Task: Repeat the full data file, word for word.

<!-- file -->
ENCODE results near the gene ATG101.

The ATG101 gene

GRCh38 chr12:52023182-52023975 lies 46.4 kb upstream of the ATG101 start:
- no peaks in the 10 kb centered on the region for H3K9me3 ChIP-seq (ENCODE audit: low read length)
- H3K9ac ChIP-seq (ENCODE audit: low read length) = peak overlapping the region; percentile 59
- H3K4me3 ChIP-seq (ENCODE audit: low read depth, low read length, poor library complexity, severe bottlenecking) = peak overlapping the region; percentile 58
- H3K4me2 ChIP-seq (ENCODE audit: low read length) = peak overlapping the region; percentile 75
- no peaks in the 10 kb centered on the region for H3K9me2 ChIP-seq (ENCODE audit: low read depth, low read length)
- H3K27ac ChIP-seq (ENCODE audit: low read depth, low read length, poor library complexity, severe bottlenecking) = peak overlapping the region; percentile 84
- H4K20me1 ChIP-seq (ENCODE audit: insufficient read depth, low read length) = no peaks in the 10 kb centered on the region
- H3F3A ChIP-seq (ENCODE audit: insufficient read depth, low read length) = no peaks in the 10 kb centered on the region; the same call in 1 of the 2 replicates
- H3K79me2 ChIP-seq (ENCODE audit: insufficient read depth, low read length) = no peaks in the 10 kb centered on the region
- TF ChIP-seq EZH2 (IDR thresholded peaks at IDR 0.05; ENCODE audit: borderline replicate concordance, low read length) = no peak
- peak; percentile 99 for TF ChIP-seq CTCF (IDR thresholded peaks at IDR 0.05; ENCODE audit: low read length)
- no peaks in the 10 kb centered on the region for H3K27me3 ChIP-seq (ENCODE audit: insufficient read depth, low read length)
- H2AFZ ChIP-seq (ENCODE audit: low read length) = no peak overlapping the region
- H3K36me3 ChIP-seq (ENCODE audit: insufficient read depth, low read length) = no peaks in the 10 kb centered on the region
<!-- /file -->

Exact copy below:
ENCODE results near the gene ATG101.

The ATG101 gene

GRCh38 chr12:52023182-52023975 lies 46.4 kb upstream of the ATG101 start:
- no peaks in the 10 kb centered on the region for H3K9me3 ChIP-seq (ENCODE audit: low read length)
- H3K9ac ChIP-seq (ENCODE audit: low read length) = peak overlapping the region; percentile 59
- H3K4me3 ChIP-seq (ENCODE audit: low read depth, low read length, poor library complexity, severe bottlenecking) = peak overlapping the region; percentile 58
- H3K4me2 ChIP-seq (ENCODE audit: low read length) = peak overlapping the region; percentile 75
- no peaks in the 10 kb centered on the region for H3K9me2 ChIP-seq (ENCODE audit: low read depth, low read length)
- H3K27ac ChIP-seq (ENCODE audit: low read depth, low read length, poor library complexity, severe bottlenecking) = peak overlapping the region; percentile 84
- H4K20me1 ChIP-seq (ENCODE audit: insufficient read depth, low read length) = no peaks in the 10 kb centered on the region
- H3F3A ChIP-seq (ENCODE audit: insufficient read depth, low read length) = no peaks in the 10 kb centered on the region; the same call in 1 of the 2 replicates
- H3K79me2 ChIP-seq (ENCODE audit: insufficient read depth, low read length) = no peaks in the 10 kb centered on the region
- TF ChIP-seq EZH2 (IDR thresholded peaks at IDR 0.05; ENCODE audit: borderline replicate concordance, low read length) = no peak
- peak; percentile 99 for TF ChIP-seq CTCF (IDR thresholded peaks at IDR 0.05; ENCODE audit: low read length)
- no peaks in the 10 kb centered on the region for H3K27me3 ChIP-seq (ENCODE audit: insufficient read depth, low read length)
- H2AFZ ChIP-seq (ENCODE audit: low read length) = no peak overlapping the region
- H3K36me3 ChIP-seq (ENCODE audit: insufficient read depth, low read length) = no peaks in the 10 kb centered on the region